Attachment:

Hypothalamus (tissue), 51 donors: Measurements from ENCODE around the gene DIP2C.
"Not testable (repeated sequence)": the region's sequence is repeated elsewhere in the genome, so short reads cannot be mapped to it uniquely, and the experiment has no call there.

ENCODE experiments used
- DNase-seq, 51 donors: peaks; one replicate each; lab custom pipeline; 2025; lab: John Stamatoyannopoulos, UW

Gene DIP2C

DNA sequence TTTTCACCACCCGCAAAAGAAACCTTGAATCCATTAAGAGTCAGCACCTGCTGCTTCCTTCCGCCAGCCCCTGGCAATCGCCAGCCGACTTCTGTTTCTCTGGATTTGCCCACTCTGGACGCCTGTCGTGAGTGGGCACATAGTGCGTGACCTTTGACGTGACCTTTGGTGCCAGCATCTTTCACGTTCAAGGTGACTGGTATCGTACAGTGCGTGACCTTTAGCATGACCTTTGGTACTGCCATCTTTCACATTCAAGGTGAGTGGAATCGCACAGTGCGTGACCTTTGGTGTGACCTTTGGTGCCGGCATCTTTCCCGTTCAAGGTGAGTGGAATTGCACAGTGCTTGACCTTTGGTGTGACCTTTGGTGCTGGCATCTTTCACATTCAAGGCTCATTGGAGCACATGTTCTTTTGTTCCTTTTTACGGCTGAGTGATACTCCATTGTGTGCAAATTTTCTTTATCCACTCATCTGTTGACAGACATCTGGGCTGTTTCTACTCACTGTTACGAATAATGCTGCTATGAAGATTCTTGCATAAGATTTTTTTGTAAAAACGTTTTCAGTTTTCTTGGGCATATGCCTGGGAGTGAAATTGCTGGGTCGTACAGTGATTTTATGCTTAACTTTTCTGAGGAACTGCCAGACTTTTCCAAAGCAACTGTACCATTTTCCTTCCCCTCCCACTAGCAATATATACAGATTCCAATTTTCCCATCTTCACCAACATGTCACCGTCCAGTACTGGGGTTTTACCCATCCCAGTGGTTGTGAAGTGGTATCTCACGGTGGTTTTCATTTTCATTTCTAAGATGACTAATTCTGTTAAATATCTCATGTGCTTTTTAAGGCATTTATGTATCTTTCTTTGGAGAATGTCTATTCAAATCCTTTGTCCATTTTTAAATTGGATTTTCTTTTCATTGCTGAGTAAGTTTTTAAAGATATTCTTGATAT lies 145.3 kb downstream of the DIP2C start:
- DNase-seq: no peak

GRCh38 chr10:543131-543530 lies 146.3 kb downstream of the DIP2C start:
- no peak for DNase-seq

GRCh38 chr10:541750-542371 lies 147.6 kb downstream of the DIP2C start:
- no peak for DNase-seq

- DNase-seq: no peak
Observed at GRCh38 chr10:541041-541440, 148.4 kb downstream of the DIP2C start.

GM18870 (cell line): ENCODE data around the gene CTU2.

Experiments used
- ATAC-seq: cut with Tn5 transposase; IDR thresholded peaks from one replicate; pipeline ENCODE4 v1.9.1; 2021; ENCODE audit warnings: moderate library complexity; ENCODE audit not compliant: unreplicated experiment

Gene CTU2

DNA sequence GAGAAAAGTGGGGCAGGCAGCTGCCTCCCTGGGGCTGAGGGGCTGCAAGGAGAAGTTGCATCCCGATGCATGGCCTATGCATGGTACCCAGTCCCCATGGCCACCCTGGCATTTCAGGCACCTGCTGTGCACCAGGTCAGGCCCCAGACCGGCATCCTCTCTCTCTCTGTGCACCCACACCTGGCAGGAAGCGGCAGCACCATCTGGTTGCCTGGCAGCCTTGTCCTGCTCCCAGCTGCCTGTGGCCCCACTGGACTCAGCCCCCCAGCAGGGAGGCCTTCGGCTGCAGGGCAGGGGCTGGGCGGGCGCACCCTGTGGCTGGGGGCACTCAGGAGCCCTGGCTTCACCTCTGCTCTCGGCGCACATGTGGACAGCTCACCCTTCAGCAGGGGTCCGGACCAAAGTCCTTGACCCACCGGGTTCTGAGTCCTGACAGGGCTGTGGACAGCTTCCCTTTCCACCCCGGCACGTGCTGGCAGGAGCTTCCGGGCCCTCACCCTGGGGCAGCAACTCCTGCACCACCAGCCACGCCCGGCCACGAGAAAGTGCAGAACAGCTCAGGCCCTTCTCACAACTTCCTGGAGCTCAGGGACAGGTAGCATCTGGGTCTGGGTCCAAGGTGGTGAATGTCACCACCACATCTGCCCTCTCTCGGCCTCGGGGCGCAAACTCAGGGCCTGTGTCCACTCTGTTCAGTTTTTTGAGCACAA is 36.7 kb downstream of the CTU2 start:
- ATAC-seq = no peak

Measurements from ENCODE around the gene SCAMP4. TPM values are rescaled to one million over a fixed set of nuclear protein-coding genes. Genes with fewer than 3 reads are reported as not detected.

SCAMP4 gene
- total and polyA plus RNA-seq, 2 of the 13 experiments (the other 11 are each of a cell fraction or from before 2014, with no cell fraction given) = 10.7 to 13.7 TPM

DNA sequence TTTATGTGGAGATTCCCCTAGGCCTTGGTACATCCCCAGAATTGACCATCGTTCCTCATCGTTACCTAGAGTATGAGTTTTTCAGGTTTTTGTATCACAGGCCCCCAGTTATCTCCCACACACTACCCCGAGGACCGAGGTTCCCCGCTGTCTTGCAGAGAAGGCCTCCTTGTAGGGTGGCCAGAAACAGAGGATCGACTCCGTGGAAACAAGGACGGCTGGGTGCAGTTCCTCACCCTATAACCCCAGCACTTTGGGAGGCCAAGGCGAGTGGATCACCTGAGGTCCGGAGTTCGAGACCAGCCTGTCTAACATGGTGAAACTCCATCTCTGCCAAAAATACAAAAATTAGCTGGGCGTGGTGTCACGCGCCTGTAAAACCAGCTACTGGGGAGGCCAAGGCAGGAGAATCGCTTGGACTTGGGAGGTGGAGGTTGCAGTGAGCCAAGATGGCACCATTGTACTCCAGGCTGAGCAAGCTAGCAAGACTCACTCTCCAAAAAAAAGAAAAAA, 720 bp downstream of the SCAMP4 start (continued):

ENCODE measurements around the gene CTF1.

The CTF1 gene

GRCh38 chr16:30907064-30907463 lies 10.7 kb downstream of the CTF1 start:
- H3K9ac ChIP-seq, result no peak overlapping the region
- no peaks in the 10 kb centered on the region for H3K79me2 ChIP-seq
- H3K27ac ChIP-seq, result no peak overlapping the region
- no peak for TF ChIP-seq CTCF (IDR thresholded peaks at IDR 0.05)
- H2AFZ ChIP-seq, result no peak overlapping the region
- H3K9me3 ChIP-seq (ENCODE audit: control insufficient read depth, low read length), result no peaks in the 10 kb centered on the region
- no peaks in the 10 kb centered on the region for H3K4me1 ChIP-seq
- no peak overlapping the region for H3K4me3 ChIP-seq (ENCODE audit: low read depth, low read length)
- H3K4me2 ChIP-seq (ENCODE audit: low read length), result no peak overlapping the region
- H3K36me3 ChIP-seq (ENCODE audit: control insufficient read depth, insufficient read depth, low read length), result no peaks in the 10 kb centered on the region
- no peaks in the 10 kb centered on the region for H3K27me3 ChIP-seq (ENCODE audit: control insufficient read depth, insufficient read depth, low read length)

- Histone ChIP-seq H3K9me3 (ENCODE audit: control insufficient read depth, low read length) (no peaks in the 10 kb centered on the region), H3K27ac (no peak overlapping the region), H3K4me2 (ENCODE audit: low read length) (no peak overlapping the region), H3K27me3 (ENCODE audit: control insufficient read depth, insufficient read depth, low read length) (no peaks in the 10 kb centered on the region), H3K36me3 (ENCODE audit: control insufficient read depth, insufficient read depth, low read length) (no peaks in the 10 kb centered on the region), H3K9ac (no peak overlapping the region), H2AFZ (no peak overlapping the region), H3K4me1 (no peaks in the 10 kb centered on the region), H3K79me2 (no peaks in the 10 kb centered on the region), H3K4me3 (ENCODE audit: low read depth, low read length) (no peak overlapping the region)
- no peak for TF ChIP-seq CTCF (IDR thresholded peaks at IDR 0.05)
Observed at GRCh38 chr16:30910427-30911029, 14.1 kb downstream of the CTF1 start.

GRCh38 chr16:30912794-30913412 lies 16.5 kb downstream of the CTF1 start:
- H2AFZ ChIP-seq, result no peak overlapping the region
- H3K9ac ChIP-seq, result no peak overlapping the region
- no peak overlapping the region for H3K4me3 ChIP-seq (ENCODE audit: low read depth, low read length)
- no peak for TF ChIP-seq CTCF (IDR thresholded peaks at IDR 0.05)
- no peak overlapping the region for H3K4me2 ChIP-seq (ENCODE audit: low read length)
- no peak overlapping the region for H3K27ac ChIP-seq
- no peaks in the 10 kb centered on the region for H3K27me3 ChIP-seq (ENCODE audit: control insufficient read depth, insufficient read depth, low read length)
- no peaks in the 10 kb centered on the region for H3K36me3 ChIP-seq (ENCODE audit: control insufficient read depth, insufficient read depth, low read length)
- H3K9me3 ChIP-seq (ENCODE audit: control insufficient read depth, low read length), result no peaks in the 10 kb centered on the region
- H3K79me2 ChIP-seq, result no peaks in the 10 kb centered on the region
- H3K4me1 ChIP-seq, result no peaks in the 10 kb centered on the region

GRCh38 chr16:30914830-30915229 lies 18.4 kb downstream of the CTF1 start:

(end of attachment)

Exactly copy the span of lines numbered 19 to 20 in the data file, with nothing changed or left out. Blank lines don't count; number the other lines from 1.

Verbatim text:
- ATAC-seq = no peak

Measurements from ENCODE around the gene SCAMP4. TPM values are rescaled to one million over a fixed set of nuclear protein-coding genes. Genes with fewer than 3 reads are reported as not detected.